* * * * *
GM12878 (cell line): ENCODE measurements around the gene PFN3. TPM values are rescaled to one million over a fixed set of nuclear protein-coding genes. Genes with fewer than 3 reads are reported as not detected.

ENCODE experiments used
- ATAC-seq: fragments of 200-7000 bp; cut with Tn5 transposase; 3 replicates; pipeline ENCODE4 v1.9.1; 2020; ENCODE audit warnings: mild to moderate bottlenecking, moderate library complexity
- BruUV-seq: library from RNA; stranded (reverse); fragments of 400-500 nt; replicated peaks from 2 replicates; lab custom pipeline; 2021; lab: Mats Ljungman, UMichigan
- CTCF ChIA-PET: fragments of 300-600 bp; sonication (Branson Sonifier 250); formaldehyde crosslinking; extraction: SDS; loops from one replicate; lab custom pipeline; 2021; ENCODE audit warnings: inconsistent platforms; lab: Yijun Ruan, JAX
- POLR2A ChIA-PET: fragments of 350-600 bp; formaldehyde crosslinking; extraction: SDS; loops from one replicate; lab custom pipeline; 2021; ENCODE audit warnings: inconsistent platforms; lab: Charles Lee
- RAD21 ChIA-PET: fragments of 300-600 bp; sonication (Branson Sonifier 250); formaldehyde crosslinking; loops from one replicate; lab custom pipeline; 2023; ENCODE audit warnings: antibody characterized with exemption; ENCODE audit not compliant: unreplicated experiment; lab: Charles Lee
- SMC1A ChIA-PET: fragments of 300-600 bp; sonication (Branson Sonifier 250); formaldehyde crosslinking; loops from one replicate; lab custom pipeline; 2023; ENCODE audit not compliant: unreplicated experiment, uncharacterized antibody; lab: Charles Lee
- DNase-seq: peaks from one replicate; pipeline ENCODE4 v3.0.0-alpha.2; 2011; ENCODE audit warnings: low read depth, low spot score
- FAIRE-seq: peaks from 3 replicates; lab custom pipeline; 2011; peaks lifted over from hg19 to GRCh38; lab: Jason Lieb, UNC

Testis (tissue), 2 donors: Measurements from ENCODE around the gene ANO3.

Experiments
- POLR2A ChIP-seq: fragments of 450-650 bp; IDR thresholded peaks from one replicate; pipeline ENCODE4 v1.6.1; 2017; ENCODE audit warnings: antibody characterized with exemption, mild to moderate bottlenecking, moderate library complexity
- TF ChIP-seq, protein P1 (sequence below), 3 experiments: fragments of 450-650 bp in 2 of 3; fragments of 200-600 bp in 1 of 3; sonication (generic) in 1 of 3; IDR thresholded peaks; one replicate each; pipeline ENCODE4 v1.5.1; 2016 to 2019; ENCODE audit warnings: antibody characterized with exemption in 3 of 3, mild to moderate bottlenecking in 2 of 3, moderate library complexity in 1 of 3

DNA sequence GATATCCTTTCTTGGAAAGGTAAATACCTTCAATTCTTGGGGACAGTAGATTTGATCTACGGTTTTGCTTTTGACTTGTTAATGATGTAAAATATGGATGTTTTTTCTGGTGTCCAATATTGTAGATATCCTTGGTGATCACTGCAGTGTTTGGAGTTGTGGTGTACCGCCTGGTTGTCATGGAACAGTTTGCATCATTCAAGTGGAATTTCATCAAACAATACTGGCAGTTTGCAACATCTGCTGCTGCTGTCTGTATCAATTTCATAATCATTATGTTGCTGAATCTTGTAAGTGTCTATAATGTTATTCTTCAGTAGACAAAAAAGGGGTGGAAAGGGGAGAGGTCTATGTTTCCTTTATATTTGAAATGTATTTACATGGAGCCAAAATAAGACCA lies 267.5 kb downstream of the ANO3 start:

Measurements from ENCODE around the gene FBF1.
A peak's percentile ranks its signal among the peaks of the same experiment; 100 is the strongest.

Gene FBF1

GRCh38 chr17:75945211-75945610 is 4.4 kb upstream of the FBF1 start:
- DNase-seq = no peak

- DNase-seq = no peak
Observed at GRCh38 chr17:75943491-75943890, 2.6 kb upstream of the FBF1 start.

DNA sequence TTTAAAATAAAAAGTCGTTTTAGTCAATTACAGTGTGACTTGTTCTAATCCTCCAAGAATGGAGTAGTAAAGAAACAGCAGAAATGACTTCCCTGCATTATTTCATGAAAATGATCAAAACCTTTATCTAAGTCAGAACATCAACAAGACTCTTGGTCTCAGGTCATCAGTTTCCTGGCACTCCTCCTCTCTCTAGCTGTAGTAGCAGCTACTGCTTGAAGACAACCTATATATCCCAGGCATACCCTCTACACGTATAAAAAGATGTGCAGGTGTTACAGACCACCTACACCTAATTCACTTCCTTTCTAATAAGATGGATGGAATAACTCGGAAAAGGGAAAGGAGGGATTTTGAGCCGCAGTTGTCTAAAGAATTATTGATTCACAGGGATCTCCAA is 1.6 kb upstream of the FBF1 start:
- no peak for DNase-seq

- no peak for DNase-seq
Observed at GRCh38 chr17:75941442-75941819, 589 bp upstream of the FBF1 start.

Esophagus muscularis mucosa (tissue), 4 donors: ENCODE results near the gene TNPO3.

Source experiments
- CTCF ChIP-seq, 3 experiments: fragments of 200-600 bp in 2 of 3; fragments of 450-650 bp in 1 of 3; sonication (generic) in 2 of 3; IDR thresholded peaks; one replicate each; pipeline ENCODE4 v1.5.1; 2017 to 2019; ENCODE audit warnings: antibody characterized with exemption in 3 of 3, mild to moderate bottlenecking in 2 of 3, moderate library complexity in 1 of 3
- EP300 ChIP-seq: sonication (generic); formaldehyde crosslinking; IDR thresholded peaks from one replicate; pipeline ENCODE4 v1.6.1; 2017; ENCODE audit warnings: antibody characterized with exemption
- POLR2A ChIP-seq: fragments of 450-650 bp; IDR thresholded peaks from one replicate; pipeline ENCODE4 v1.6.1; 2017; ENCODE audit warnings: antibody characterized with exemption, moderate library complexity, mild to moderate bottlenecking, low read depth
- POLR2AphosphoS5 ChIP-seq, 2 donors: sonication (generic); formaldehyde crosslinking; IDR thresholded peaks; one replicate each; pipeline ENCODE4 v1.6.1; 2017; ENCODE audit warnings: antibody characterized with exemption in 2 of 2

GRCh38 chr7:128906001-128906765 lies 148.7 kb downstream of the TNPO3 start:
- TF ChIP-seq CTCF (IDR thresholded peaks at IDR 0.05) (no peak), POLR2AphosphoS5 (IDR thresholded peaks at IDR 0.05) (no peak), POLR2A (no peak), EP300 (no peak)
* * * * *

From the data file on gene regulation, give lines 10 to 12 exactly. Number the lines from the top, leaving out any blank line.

- FAIRE-seq: peaks from 3 replicates; lab custom pipeline; 2011; peaks lifted over from hg19 to GRCh38; lab: Jason Lieb, UNC

Testis (tissue), 2 donors: Measurements from ENCODE around the gene ANO3.

Experiments